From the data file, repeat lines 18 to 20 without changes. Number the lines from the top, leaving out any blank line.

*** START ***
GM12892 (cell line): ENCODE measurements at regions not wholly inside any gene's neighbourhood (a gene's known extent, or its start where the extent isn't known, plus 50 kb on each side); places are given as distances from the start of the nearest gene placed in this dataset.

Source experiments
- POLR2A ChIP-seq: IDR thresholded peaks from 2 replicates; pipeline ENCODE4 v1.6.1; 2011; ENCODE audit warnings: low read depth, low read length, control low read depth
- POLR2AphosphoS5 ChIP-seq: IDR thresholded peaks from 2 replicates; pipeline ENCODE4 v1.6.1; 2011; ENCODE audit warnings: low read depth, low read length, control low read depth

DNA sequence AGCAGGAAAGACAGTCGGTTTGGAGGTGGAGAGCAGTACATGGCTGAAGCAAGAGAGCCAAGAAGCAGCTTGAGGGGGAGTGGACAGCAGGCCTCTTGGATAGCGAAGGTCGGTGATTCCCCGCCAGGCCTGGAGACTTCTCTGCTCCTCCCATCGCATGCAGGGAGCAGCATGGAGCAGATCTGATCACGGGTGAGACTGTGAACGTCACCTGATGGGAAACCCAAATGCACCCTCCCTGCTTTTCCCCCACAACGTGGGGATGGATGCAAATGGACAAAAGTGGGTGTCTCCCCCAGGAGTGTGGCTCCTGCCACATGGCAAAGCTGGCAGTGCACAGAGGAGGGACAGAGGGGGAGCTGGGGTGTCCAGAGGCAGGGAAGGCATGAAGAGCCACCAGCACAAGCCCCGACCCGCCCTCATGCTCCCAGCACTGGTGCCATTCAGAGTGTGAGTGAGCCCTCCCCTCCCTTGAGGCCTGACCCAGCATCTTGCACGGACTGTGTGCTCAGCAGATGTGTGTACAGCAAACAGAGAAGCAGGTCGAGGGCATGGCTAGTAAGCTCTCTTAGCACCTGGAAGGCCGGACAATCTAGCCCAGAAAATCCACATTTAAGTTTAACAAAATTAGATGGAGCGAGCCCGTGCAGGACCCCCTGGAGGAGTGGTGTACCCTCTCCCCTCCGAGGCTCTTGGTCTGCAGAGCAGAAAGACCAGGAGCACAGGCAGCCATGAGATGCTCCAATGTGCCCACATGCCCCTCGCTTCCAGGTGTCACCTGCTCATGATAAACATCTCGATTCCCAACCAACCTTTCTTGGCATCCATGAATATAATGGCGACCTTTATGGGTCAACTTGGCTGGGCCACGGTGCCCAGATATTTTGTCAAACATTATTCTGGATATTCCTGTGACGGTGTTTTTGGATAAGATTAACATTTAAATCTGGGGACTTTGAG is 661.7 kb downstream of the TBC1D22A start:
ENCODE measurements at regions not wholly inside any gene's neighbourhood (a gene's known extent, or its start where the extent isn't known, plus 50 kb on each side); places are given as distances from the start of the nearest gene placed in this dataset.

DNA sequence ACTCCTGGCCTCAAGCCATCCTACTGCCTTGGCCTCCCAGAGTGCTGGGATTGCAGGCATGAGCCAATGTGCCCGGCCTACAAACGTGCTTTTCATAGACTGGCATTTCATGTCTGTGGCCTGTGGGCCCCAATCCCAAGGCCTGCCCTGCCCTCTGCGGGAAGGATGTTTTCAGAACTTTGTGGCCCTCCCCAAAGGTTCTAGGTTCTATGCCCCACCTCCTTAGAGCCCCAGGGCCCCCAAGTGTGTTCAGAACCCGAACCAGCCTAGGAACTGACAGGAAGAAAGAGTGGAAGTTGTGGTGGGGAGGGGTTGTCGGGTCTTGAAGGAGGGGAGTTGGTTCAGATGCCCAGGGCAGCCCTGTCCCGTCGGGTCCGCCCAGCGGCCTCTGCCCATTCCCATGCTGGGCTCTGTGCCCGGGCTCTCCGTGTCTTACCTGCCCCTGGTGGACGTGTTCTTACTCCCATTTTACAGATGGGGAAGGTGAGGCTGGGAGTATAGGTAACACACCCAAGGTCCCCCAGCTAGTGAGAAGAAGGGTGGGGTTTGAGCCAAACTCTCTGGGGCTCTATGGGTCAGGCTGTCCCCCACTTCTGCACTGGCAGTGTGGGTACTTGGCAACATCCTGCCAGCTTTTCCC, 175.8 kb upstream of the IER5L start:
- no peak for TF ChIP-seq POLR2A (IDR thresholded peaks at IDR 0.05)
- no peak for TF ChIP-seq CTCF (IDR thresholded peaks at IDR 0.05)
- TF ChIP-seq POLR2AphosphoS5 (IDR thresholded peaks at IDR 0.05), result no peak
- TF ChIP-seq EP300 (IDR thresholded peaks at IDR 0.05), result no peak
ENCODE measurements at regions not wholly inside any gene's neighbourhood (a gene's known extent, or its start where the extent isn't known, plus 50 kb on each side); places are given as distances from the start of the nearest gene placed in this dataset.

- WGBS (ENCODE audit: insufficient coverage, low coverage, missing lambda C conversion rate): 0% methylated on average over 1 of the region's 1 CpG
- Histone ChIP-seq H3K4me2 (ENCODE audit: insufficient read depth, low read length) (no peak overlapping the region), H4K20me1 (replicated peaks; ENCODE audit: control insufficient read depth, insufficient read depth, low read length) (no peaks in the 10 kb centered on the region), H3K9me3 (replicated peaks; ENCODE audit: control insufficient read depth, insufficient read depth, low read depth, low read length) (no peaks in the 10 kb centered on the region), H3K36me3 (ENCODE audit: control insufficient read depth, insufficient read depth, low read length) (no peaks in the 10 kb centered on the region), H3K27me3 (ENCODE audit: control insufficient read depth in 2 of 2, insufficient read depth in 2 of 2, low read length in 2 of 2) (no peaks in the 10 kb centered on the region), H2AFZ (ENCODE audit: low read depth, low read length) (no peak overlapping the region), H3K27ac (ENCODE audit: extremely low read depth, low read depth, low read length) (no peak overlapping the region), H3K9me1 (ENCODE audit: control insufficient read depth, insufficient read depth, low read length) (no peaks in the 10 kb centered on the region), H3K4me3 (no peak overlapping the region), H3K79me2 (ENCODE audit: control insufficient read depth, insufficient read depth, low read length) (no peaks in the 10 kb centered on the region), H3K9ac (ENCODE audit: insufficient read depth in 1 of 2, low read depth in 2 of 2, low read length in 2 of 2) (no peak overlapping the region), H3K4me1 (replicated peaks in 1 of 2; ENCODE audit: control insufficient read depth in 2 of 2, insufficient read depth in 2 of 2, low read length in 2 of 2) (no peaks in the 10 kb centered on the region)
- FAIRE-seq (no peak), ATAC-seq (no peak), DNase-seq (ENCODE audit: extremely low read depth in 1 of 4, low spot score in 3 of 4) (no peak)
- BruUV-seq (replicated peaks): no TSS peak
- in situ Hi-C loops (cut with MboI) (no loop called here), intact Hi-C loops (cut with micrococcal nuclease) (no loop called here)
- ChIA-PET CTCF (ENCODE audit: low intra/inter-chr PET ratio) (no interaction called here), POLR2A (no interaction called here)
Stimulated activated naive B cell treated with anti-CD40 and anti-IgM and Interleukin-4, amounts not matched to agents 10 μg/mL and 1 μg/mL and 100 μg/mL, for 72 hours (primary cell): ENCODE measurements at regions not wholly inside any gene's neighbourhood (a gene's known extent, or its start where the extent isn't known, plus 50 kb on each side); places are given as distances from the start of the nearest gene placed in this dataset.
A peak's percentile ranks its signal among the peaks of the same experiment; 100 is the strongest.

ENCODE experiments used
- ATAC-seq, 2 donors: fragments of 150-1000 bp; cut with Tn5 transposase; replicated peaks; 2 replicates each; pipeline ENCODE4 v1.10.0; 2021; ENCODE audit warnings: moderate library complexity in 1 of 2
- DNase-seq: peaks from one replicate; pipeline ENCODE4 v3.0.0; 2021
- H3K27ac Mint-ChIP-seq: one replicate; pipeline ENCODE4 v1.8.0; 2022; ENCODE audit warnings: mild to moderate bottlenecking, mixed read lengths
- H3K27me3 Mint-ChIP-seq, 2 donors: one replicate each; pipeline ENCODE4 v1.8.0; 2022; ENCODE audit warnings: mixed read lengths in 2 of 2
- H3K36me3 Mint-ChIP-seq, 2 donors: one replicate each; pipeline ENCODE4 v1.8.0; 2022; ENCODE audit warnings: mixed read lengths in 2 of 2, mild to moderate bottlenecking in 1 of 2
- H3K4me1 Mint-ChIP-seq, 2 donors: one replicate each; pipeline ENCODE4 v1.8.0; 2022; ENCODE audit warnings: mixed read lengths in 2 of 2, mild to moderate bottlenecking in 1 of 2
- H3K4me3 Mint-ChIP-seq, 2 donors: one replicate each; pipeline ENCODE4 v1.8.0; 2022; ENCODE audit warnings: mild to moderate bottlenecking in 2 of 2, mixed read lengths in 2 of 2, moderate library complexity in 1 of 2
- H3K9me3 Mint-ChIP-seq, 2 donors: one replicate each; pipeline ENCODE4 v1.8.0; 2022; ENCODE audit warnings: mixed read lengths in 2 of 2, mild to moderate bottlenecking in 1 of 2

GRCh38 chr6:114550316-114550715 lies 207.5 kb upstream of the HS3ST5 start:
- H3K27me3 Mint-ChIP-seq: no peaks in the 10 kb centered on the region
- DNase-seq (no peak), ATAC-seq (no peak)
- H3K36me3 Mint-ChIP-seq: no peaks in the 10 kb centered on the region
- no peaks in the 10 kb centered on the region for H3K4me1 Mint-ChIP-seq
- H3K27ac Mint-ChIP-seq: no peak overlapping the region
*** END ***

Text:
- ChIA-PET CTCF (ENCODE audit: low intra/inter-chr PET ratio) (no interaction called here), POLR2A (no interaction called here)
Stimulated activated naive B cell treated with anti-CD40 and anti-IgM and Interleukin-4, amounts not matched to agents 10 μg/mL and 1 μg/mL and 100 μg/mL, for 72 hours (primary cell): ENCODE measurements at regions not wholly inside any gene's neighbourhood (a gene's known extent, or its start where the extent isn't known, plus 50 kb on each side); places are given as distances from the start of the nearest gene placed in this dataset.
A peak's percentile ranks its signal among the peaks of the same experiment; 100 is the strongest.